Dhaka, the bustling metropolis of Bangladesh, has gone through many significant historical events. Although the exact time of the establishment cannot be ascertained with certainty, experts believe Dhaka has almost 400 years of history. Since it’s prominence in the Mughal period, Dhaka or more specifically the roads and squares of Dhaka, have stood witness to many significant events that changed the course of our country’s history as we know it. As these events played big roles in changing the shape of the country, it also had a huge influence on naming specific areas and roads. Let’s take a look at some of those historical roads/squares of Dhaka that are intertwined with the history of Bangladesh.
Fuller Road is located in the middle of the University of Dhaka campus and named after the first Lieutenant Governor of the province of East Bengal and Assam, Bampfylde Fuller. This road is legendary. As most of Bangladesh’s recent history is tied with the liberation war of 1971, the significance of Fuller road is also associated with the same event. When the war broke out, Fuller road was one of the areas that were affected the most.
The graves of the intellectuals (or plaques honoring them) who were martyred in 1971 can be found lining the road inside the university staff quarters. Enter from Azimpur Road and you will see the Salimullah Muslim (or SM) Hall at one side, and the Jagannath Hall on the other. These buildings are historic, incorporating features not only of Mughal architecture but also of the colleges and halls of Oxford University. Exit the road on Nilkhet road, you will find another commemorative area containing plaques listing university teachers, staff members, and students martyred in 1971.
The history of this road is tied to the horrific incident of 1969. In that year, the fall of dictator Ayub Khan and the demand for the withdrawal of the Agartala conspiracy case swept across the country. Rock-solid movements, processions, and strikes overwhelmed the Pakistani abolitionists and shook them to their core.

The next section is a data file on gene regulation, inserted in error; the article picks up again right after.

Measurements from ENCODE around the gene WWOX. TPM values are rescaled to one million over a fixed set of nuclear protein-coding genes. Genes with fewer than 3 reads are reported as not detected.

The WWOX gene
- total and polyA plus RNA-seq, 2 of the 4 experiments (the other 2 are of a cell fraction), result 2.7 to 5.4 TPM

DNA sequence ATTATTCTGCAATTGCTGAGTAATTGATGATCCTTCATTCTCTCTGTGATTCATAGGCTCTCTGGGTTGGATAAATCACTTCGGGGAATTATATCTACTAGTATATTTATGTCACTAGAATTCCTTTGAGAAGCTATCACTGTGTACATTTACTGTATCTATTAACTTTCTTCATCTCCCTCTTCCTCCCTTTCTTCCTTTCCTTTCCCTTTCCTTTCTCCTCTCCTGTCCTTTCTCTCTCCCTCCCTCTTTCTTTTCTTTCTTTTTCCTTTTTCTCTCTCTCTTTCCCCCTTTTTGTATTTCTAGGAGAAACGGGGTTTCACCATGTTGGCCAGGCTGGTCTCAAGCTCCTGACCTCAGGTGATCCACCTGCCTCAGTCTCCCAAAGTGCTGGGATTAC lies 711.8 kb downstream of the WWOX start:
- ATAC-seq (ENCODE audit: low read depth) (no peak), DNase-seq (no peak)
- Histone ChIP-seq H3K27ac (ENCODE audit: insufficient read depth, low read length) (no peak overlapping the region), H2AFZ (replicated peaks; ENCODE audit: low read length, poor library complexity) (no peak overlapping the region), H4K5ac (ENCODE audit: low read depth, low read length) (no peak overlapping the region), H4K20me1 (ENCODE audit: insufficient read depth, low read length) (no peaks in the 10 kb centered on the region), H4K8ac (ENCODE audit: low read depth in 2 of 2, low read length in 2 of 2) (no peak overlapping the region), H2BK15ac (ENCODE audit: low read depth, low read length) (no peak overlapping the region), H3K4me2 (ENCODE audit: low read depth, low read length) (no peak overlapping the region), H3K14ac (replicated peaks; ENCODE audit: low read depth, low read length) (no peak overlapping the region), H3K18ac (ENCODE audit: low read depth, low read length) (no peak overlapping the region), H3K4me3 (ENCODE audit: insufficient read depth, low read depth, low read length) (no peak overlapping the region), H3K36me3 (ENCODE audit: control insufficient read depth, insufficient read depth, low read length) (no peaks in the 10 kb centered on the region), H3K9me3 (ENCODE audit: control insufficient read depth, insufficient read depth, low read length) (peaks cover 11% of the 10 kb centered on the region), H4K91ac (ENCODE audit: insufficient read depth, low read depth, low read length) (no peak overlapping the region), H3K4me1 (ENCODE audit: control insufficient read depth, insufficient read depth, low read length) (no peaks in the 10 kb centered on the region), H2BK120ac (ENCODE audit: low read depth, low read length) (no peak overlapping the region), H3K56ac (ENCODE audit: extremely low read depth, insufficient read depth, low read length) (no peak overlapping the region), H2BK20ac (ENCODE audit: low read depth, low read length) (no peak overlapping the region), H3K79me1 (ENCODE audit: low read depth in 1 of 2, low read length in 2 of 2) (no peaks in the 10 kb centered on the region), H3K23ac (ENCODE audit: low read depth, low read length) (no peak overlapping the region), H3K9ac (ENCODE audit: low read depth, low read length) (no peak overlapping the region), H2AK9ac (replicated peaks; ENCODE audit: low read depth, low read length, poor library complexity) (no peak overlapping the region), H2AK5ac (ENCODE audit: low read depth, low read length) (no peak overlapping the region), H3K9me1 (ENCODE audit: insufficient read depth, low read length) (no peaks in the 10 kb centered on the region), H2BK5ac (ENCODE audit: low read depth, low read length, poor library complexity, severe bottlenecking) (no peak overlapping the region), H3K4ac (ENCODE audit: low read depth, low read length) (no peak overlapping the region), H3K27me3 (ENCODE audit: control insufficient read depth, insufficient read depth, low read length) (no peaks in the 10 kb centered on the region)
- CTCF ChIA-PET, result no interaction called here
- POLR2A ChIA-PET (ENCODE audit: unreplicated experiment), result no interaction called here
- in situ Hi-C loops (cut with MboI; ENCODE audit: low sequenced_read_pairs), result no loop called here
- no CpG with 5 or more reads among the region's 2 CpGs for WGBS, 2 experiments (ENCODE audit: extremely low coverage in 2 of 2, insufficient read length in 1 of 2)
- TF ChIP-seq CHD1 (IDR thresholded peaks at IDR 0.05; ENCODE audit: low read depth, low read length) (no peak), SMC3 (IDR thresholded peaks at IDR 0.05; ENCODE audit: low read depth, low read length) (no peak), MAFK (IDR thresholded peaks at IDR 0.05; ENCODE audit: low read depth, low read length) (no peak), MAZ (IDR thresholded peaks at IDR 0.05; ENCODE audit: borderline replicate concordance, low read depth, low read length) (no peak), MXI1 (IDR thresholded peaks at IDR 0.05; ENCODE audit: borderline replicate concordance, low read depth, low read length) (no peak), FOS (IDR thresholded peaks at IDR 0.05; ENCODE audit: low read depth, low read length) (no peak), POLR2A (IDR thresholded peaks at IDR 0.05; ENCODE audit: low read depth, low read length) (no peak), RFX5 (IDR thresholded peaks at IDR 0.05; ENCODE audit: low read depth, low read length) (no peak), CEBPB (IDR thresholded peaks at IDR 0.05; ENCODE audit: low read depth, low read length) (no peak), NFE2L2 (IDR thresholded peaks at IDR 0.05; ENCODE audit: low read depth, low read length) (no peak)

In response, at the order of the governing authority, police opened fire on the protesting student leaders. Among many, student leader Amanullah Muhammad Asadujjaman Asad was killed. They thought they could corner the enraged Bengalis but the opposite happened.
People across the country became furious and decided to erase Ayub Khan’s name from everywhere. Overnight Ayub Khan’s name was removed from the park, road, and other monumental establishments and changed. The road beside the National Parliament of Bangladesh that goes towards Mohammadpur was called Ayub Gate. In memoriam of martyr Asad, the gate became Asad Gate.
Shapla Chattar is another one of the historical roads/squares of Dhaka with special significance. It is located at the heart of Motijheel near the center of Dhaka. And at its center, there is a huge sculpture depicting the national flower of Bangladesh, Shapla surrounded by a fountain. The place is also connected to the liberation war of 1971. When the Pakistani abolitionists conducted extensive mass killing and plundered in the area during the war, the square was the place where all the martyrs were buried. Over time, the graveyard turned into a square and the sculpture was installed. Later, centering the square various important establishments were built including Bangladesh Bank, many governments and private establishments including Banga Bhaban, Dhaka Stock Exchange, Biman Bangladesh Air Lines, Water and Power Development Board, etc.
Sat Masjid Road
Back in the 17th century, under Shaista Khan’s authority, numerous city expansion plans were initiated centering the Buriganga river. In effect, this part of the capital became one of the most developed and well-constructed areas of Dhaka. The road that we know today by the name Sat Masjid Road was constructed by Mir Jumla. It connected Bagh-i-Badshahi (The area between Fulbaria and Mir Jumla’s gate) with Tongi outpost (in later years it formed a part of the Dhaka-Mymensingh road link) forming the axis for the future development of the city in that direction. This historical road got its name from the seven domed mosque built by Shaista Khan, which still remains as a testament to the old times. Today, the area that is built around this road is a land unimaginably blessed by nature as well as modern architecture and the area that we all love and know as Dhanmondi.
Different parts of history have affected Dhaka in different ways. Some are more significant than others. But when it comes to the shaping of the entire city, each and every part of history has contributed equally to it. The aforementioned historical roads/squares of Dhaka are some of those parts that are steeped in the history of Bangladesh.